There are numerous touching stories about broken heart syndrome, in which long-time couples die moments or days apart. The family is sad, but comforted by the belief that “they wanted to be together” at the end. Like many, I love these stories and often anticipate the quick death of the surviving spouse following the death of their longtime partner. We find meaning when that happens.
But what if it doesn’t?
In the past year, I have witnessed the death of a family member and of a close friend, both of whom were “attached at the proverbial hip” to their spouses. Each experienced their own physical decline as their partner was dying. And those of us who knew them quietly talked about our expectation and acceptance of the fact that the surviving spouse would soon follow the other in death. It almost felt like it would be a relief for us all not to have to bear witness to their profound loss.
But in each case, this was not to be, and we were admittedly perplexed. What about “broken heart syndrome?” we thought. What about them saying, “I would not want to live without him/her?”
As in any situation, everyone has their own journey. Witnessing theirs, I saw that the surviving spouses began to find new meaning and new life, despite profound grief. In both cases, the family had grown closer as their loved one was dying. And this brought new awareness and joy. These renewed connections accompanied opportunities to discover new identities without the beloved spouse. A different life emerged from their broken heart.
This did not mean they did not love their partner. This did not mean they secretly wanted to be “free” to explore a new life. It simply meant that no one can predict the journey of life and death or grief. It’s a dynamic and transformative process and we can only bear witness as we seek to find meaning.
I have also witnessed the reverse — spouses who had been in ongoing conflict, who had expressed that death would be a welcome release from the nightmare that was their marriage. I observed these spouses taking an unexpected turn in health and dying within days of their partner’s death. Anger can tie people to each other in ways that are as strong as love.
And it doesn’t just impact people.
A fellow hospice nurse arrived to a home to pronounce the death of an 88-year-old woman named Grace. She had lived alone with her small dog, Taffy, her most trusted companion. Respecting the need for closure for all survivors, the nurse put the little dog onto the chest of her deceased mistress, letting Taffy see that her owner had died. The little dog sniffed Grace’s face and gently licked her cheek. She then curled up on her mistress’s chest and died. Just like that. They were companions in both life and death, and we were touched to witness their exit together.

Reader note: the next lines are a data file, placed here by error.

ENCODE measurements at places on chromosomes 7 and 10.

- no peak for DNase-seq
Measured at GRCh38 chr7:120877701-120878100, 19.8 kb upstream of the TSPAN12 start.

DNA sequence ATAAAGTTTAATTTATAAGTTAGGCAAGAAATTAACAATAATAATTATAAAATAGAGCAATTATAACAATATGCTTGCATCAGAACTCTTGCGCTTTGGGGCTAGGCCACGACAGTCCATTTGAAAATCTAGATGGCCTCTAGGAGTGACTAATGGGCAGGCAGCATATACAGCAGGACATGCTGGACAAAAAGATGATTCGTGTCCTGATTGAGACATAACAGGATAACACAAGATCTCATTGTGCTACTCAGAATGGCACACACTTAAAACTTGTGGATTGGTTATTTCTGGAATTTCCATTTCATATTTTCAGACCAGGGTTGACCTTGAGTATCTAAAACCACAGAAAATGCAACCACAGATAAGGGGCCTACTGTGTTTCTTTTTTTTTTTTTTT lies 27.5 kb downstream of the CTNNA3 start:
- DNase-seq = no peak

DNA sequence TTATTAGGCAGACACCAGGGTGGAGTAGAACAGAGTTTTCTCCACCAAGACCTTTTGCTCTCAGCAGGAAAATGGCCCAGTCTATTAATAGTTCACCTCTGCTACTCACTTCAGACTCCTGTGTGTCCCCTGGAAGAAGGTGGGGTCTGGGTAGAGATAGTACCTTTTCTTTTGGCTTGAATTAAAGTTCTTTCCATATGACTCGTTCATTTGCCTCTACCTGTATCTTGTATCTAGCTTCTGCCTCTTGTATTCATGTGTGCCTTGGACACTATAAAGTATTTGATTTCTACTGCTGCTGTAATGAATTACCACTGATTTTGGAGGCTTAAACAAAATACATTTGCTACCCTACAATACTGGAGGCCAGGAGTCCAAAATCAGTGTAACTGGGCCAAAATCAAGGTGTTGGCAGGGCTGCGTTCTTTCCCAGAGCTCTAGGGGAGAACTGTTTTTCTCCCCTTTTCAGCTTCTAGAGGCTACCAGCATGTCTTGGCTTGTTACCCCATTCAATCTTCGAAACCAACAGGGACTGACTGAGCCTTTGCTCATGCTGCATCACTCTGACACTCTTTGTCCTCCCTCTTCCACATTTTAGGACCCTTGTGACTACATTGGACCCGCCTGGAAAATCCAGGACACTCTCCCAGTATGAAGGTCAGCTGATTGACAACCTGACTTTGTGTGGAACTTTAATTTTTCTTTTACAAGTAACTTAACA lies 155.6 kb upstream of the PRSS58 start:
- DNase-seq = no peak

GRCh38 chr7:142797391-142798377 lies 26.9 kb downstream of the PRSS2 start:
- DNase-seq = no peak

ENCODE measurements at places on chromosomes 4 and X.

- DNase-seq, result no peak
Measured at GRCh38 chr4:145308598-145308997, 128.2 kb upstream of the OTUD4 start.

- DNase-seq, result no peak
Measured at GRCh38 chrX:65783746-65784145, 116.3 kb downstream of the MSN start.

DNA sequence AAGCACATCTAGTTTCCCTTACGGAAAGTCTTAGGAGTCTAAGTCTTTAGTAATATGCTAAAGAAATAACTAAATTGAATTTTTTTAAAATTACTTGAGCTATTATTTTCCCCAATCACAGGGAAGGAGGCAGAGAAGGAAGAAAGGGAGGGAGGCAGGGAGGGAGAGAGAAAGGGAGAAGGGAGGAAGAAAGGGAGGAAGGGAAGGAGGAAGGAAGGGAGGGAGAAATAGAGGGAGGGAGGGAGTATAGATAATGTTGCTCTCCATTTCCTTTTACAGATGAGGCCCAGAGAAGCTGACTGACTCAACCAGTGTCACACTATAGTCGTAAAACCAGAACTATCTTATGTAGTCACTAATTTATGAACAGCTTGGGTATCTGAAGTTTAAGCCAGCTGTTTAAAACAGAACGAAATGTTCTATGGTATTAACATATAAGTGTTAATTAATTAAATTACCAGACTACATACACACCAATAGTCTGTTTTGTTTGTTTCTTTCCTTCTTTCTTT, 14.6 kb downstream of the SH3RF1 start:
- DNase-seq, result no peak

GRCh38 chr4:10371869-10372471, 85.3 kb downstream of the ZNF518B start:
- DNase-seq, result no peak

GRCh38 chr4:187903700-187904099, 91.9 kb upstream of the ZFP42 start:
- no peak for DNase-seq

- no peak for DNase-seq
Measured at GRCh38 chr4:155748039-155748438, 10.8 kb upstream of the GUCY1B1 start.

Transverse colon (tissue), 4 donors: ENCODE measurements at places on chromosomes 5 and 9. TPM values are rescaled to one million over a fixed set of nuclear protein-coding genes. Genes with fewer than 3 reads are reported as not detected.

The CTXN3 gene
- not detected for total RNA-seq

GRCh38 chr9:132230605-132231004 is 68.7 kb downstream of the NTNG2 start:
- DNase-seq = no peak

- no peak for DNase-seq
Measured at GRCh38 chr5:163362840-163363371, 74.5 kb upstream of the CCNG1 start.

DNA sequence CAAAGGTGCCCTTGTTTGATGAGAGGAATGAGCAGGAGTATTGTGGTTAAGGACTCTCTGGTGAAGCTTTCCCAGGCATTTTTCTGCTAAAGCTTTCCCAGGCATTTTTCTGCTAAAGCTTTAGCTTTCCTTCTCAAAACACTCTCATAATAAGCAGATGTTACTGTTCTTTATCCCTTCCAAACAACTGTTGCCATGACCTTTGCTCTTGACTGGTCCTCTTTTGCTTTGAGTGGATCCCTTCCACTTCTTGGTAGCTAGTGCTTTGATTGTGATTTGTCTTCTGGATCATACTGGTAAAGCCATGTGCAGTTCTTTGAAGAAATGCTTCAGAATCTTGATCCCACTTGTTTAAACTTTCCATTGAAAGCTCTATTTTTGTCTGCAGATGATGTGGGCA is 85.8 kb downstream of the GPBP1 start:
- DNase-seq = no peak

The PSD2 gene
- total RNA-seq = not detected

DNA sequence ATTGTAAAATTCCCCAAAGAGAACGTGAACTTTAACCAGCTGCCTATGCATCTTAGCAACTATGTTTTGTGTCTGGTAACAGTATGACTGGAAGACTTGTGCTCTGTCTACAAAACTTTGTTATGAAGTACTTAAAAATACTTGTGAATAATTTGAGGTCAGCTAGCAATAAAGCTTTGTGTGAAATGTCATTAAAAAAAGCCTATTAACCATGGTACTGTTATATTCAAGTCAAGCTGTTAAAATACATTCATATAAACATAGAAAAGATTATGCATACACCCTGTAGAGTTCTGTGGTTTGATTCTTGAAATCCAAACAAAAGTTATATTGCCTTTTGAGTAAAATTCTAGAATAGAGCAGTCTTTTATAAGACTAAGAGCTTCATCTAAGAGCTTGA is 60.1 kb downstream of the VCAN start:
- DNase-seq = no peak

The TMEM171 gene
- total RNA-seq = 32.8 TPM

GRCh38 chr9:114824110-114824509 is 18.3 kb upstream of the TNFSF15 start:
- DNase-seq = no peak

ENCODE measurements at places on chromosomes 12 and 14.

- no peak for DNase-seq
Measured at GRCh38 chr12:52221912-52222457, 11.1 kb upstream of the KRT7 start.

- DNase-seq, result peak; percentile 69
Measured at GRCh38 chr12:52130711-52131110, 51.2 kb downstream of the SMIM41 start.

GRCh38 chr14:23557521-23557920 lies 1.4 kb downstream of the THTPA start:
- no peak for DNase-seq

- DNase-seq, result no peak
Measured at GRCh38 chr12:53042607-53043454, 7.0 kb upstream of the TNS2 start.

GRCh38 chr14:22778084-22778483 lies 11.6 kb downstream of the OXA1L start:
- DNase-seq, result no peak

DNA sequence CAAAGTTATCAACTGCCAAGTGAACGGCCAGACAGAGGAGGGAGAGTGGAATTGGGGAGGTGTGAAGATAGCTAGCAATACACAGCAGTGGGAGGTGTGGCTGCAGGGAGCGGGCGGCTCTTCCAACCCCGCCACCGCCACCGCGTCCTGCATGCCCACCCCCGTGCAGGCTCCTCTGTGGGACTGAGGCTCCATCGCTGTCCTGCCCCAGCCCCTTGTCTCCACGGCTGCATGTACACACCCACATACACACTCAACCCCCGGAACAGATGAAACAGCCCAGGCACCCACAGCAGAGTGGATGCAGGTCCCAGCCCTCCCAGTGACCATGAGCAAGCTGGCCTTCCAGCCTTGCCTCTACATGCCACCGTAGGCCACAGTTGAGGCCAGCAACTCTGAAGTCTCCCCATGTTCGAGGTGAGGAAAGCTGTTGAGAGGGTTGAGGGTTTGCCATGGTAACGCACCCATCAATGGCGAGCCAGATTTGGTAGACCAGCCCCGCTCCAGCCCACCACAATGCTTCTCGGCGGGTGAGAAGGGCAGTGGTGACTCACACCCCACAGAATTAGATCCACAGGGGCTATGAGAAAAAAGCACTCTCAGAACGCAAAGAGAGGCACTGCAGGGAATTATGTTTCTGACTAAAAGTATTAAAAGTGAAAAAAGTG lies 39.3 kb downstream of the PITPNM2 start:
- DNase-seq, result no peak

In living and dying, make no assumptions. Bear witness to the journey that survivors take as they navigate a broken heart. Find your own meaning.
“The most beautiful thing we can experience is the mysterious.” – Albert Einstein
Tani Bahti, RN, CT, CHPN, offers practical guidance to demystify the dying process. A RN since 1976, Tani has been working to empower families and healthcare professionals to enable the best end-of-life experience possible through education and the development of helpful tools and resources. The current owner of Pathways, Tani is also the author of “Dying to Know, Straight Talk About Death and Dying,” a book that SevenPonds considers one of the most helpful books on the subject available today. Founder Suzette Sherman says, “This is the book I will have at the bedside of my dying parents some day, hopefully, a very long time from now.”
Did you enjoy Tani’s post? Then check out our post on the science of broken heart syndrome to learn more.